Krissy Dilger: [00:45:57] Okay thank you. We did also get another question from the community about lesions. So, can lesions actually heal over time or disappear? And if they do not disappear, do those lesions cause any kind of long-term outcomes for patients, Dr. Mateen?

Dr. Farrah Mateen: [00:46:16] Yeah. So, I guess the answer is that the lesions change, it’s almost like a bruise in the brain. It’s like originally, it’s very inflammatory and kind of an angry lesion. It’s got a lot of water and white cells and it’s kind of attacking. And over time, the amount of, like, swelling and some of those angry cells end up moving on and there can be, they’re no longer part of the picture, but sometimes the damage is done to the brain cells themselves.

[00:46:45] And so, it’s kind of like a bruise that evolves over time. It might turn into a scar. In some cases, the body can very slowly, talking about months or years, repair and start to resorb some of that initial damage. And, in some cases, you know, people may not have ever had a symptom from it, but usually the amount of the impact of the lesion isn’t high enough that it’s going to be a really slow effort, in terms of the body trying to repair back to where it was.

[00:47:14] The lesions don’t get bigger over time, but also, they usually tend to just kind of get a little bit smaller. They change their character on MRI. Sometimes, for example, if it’s in a specific place that causes symptoms like, let’s say, it’s in the spinal cord, it may have had an impact on balance or walking, and maybe that impact will reduce with time.

[00:47:34] Either the lesion gets a little bit smaller, the body learns to compensate and find other pathways around it, but there’s not a lot that can be done other than the body gradually resorbing that tissue damage with time. And so, a lot of the prognosis of ADEM really depends on that initial presentation, how big was the lesion, where was the lesion, and that kind of thing. And that kind of determines how much work the body has to do to get better.

Krissy Dilger: [00:48:00] Okay, great. Thank you. I think that’s a great explanation. Unfortunately, we are at the end of our time. We just really appreciate both of you for joining us today. I just want to give you an opportunity, if you have anything you want to add or just close out with, Dr. Wang?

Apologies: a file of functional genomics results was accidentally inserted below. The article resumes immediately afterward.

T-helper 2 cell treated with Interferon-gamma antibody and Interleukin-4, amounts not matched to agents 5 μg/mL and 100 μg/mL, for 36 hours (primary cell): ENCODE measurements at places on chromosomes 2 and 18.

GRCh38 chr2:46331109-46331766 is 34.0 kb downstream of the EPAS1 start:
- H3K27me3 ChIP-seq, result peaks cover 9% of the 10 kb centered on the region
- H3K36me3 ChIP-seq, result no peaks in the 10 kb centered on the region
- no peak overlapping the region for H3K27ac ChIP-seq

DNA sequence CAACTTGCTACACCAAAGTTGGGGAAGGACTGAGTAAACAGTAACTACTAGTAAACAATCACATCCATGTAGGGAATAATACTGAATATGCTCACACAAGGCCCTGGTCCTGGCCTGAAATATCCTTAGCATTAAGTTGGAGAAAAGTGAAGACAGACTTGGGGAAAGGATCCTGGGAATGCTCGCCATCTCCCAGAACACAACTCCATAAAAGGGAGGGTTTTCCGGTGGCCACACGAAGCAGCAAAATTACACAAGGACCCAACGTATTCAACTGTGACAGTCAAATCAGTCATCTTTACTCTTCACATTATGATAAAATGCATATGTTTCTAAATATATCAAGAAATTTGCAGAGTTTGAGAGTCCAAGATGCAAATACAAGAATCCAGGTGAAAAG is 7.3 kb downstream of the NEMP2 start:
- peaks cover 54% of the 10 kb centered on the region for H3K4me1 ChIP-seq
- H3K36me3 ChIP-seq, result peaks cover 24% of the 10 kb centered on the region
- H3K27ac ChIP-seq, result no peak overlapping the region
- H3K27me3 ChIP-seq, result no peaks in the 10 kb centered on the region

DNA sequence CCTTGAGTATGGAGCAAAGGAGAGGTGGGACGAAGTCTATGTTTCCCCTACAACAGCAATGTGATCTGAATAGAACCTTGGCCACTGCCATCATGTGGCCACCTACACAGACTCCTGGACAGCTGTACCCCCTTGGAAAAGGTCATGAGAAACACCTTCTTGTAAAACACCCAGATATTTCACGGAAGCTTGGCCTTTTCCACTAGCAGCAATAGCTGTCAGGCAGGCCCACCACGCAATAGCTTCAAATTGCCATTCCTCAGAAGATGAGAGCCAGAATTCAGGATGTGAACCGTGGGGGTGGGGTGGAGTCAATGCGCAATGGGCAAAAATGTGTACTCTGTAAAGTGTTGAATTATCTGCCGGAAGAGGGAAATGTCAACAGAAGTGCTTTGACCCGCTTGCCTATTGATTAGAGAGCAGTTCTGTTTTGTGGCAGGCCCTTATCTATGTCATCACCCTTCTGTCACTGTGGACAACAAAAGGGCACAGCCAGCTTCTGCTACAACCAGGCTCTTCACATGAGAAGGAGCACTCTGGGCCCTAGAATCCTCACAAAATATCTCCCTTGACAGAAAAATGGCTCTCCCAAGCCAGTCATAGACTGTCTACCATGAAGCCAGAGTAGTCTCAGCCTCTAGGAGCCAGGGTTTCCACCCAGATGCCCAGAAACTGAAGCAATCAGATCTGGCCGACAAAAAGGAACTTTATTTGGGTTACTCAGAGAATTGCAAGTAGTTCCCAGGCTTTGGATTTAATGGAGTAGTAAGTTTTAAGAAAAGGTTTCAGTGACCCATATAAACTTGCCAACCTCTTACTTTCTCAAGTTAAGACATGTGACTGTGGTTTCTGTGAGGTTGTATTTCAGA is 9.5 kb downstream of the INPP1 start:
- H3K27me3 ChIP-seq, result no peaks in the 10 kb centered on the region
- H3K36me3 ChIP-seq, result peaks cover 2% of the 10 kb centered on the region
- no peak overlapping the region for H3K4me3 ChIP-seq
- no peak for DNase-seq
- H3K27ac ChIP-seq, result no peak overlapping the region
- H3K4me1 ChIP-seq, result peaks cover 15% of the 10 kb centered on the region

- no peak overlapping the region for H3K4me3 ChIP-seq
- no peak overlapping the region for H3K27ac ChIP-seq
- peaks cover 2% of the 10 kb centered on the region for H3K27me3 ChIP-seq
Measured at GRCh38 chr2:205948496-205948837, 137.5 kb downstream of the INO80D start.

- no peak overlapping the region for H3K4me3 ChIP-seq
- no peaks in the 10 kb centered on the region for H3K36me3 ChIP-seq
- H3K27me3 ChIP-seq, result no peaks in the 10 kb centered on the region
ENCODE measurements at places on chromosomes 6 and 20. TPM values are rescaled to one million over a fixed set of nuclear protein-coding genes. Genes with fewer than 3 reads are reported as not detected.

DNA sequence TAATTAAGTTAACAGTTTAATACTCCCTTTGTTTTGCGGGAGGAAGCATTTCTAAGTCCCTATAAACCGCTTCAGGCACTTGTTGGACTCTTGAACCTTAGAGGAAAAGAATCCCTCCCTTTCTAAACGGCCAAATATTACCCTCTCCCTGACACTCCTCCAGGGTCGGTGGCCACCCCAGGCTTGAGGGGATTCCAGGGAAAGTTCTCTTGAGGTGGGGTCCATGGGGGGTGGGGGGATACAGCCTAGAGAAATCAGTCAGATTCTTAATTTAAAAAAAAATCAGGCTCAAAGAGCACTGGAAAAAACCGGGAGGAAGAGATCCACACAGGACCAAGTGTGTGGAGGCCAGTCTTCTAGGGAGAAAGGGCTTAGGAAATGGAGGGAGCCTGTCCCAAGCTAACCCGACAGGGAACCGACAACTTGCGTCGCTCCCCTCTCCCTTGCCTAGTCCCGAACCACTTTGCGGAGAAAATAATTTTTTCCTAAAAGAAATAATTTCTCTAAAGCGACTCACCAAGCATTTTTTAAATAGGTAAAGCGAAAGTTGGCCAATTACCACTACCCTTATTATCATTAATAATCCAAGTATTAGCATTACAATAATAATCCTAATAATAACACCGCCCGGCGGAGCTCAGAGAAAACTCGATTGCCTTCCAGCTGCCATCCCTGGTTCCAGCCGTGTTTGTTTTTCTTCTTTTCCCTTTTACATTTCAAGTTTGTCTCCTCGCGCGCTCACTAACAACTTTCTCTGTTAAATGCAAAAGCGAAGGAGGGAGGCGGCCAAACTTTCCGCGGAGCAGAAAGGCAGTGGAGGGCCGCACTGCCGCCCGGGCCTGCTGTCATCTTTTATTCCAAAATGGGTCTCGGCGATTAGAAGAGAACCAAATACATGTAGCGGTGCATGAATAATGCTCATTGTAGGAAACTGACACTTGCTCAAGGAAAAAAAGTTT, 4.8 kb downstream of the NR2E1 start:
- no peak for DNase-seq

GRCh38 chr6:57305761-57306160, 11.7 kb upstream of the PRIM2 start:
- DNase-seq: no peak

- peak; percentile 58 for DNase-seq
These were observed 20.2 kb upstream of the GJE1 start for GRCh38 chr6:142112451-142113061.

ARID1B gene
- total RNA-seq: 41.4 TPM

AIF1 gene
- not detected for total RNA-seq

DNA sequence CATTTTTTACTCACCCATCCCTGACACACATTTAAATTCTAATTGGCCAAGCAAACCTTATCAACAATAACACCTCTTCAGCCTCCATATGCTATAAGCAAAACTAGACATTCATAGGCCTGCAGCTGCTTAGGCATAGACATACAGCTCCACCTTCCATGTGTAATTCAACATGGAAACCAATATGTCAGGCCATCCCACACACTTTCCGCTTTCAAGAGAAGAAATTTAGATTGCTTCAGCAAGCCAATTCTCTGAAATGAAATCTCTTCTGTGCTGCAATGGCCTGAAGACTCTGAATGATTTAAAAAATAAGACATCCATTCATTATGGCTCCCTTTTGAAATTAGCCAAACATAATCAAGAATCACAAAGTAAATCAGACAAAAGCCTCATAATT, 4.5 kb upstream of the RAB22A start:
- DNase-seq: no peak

Dr. Cindy Wang: [00:48:16] Yeah, thanks for the opportunity. Yeah. I would say that, yeah, there are very few, like, kind of interventional studies, but hopefully with the amount of information we’re gaining about MOG associated conditions, that would be a subset of ADEM, that, you know, I would be hopeful that we would start to have trials to develop treatments, particularly if it turns out to be a condition that you know, can really relapse over time.

[00:48:44] And then, in terms of just kind of studies of the natural history, the recovery with ADEM, I know some of my colleagues, Dr. Greenberg, Dr. Harder, at our institution, are heading up a study called Pediatric Sonics. That kind of gets to, you know, in ADEM, a lot of times, the MRIs look better on our current scanning, you know, MRI technology.

[00:49:02] But they’re kind of interested in probing it further in higher resolution MRIs. Can we actually see, you know, scars at a more microscopic level? And then can we also assess function by doing, you know, thorough neuropsychological assessments? So yeah, I think there are going to be increasing opportunities for the community to engage with their doctors and scientists to, you know, better answer questions about how we can improve outcomes in ADEM.

[00:49:29] Okay

Krissy Dilger: [00:49:30] Great, thank you. And, Dr. Mateen, any final thoughts?

Dr. Farrah Mateen: [00:49:33] I agree with what was just said, I think that was fabulous. Just to describe sort of how things have evolved. And I was looking at a paper, you know, we had worked on even like five years ago and I think things are changing. Sometimes, it’s not so obvious, but I think that stay tuned and we’re really appreciative of people who are willing to dedicate time for research studies and participate because that’s how we continue to learn more.

[00:49:58] But things are changing. Sometimes it feels a little bit slow, but things are moving in the right direction. There are a lot of new therapies in neuroimmunology, and they’re being tested first on more common conditions. But I think repurposing of some of those medicines will occur in the next few years.

[00:50:13] And I think it’s actually really exciting that some of those drugs exist and they might actually be helpful. So, maybe that’s just a plug to see your friend, really, a neurologist, maybe once a year, every, you know, depending on how you’re doing, sooner or later, just because the world is changing in terms of what we have to offer. So, even if you’re feeling well, maybe we have something else up our sleeve that we didn’t have a few years back.

Krissy Dilger: [00:50:38] Okay, great. Thank you both so much. We really appreciate it. Just as a reminder, this podcast was recorded and will be made available on SRNA’s website following today.

[00:50:49] Also I just wanted to let everyone know our rare neuroimmune disorder symposium is coming up next weekend, October 8th through the 10th. It’s going to be virtual, so you can attend from your own home. You can find more information on our website, wearesrna.org, if you’d like to attend. Thank you both so much. And I look forward to hopefully having more resources like this in the future.

Dr. Farrah Mateen: [00:51:13] Thank you.

Dr. Cindy Wang: [00:51:14] Thanks so much for having us.